The Internal Revenue Service official responsible for the office that targeted certain organizations seeking tax-exempt status was placed on paid administrative leave Thursday, making her the second senior official to be disciplined in the scandal.

Lois Lerner is the director of the IRS tax-exempt organizations division and was the first agency official to publicly acknowledge that employees inappropriately targeted certain conservative-leaning organizations.

The IRS did not immediately return requests for comment Thursday evening. Lerner's attorney, William Taylor, also did not return requests for comment.

Lerner's removal comes after acting Commissioner Steven Miller resigned last week at the request of President Obama. In his place, Obama installed Danny Werfel, a former White House budget official, who will oversee the agency until Sept. 30.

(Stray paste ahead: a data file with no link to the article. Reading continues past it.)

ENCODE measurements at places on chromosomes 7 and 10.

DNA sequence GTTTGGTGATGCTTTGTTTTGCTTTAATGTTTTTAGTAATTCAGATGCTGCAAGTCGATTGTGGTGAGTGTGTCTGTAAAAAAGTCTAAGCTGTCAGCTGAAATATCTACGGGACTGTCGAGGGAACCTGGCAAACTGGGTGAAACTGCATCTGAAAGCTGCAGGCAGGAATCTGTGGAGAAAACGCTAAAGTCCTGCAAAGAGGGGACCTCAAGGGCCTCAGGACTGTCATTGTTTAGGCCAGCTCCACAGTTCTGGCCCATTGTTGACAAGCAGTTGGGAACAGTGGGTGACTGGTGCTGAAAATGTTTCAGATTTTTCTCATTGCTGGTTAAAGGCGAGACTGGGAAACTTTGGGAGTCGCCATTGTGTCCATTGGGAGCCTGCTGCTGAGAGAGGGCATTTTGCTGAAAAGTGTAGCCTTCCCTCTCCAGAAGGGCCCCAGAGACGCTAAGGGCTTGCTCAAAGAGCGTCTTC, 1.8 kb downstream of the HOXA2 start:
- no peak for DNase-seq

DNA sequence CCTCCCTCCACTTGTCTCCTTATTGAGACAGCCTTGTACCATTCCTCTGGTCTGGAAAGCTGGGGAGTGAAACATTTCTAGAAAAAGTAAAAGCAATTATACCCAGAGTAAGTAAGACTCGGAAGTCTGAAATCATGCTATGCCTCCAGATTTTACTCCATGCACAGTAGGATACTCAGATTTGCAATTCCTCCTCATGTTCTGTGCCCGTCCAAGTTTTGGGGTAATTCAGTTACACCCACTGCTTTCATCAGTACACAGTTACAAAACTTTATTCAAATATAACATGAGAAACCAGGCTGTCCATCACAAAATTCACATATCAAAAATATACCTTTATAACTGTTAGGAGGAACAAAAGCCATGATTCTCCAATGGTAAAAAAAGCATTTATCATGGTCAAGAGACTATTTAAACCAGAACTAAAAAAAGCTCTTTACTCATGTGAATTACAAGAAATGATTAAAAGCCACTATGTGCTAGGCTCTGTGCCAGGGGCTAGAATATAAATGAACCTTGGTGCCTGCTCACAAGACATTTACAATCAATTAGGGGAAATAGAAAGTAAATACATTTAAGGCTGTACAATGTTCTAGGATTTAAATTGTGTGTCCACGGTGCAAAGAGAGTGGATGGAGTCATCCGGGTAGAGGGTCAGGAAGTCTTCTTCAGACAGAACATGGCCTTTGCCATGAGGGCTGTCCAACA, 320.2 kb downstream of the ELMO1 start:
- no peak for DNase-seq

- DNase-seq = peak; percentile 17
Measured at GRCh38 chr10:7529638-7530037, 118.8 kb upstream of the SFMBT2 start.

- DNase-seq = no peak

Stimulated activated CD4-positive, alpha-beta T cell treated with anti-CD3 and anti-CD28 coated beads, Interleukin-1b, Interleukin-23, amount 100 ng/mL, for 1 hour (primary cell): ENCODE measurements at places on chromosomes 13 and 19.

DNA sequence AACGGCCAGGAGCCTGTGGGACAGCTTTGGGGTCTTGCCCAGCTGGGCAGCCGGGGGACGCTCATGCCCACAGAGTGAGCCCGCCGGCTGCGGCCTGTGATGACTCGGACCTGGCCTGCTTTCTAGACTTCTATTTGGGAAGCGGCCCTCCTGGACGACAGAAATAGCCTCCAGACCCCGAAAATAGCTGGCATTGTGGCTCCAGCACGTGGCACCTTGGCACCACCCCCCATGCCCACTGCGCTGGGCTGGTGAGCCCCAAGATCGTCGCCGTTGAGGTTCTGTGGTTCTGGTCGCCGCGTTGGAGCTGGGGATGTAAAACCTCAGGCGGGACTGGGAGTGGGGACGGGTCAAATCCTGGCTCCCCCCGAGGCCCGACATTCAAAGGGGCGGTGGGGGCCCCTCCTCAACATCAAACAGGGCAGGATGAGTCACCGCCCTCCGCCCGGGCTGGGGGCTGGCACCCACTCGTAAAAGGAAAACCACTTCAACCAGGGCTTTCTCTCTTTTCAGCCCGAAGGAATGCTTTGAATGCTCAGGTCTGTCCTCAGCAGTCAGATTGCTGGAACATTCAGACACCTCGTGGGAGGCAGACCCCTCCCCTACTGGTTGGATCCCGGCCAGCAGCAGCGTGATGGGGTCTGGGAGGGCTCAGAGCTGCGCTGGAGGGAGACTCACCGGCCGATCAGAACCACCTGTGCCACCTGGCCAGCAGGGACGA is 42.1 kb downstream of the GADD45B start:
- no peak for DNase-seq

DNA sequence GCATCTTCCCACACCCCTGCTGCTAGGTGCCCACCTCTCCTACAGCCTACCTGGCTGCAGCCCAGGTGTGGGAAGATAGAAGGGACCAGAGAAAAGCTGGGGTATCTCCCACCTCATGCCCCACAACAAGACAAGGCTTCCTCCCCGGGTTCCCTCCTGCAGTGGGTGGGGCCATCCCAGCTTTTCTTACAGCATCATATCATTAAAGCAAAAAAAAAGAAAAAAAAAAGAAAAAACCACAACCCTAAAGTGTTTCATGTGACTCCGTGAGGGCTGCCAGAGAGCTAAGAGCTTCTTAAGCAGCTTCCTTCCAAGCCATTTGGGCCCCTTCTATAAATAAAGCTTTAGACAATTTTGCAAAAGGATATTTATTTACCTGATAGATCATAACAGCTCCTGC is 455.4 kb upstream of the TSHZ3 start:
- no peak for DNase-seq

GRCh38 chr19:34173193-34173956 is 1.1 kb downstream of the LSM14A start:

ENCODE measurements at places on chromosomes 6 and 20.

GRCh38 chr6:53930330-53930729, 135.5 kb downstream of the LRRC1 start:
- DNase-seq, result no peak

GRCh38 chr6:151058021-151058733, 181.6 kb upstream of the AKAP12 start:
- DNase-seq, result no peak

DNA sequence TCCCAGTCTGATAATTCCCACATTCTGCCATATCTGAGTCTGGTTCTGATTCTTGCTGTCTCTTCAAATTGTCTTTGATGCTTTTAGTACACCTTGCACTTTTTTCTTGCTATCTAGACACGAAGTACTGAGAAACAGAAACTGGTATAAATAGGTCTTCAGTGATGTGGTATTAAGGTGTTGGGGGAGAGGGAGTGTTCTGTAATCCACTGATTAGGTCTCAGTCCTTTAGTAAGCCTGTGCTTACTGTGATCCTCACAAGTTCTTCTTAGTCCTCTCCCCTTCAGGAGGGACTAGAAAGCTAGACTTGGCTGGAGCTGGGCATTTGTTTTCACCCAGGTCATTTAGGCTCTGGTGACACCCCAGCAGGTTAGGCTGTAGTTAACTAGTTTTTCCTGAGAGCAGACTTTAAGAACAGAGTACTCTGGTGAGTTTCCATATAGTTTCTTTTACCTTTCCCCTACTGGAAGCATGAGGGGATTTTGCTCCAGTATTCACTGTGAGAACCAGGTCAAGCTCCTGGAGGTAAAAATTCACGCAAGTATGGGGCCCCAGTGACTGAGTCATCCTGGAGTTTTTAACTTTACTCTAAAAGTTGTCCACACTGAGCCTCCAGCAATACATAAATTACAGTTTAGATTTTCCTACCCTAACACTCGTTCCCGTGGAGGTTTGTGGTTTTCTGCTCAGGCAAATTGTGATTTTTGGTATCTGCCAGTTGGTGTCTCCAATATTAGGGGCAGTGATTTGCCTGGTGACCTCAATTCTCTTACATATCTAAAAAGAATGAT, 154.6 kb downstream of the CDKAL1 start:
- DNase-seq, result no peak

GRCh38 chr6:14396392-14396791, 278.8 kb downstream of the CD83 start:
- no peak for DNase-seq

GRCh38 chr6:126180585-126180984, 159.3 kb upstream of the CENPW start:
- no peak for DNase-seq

Werfel confirmed Lerner's removal in an e-mail to employees Thursday afternoon by saying that he had selected Ken Corbin, a deputy director from another IRS division, to lead the tax-exempt unit.

Werfel said that Corbin "is a proven leader during challenging times" and has experience "leading large work groups," skills that make him "an ideal choice" to lead the unit "through this difficult period."

On Thursday, Sens. Carl Levin (D., Mich.) and John McCain (R., Ariz.), who lead the Senate Committee on Investigations, wrote to Werfel urging him to remove Lerner, saying that failing to do so "would erode public trust and confidence" in the IRS.

Lerner invoked the Fifth Amendment in her refusal to testify before the House Oversight and Government Reform Committee on Wednesday after giving a lengthy statement.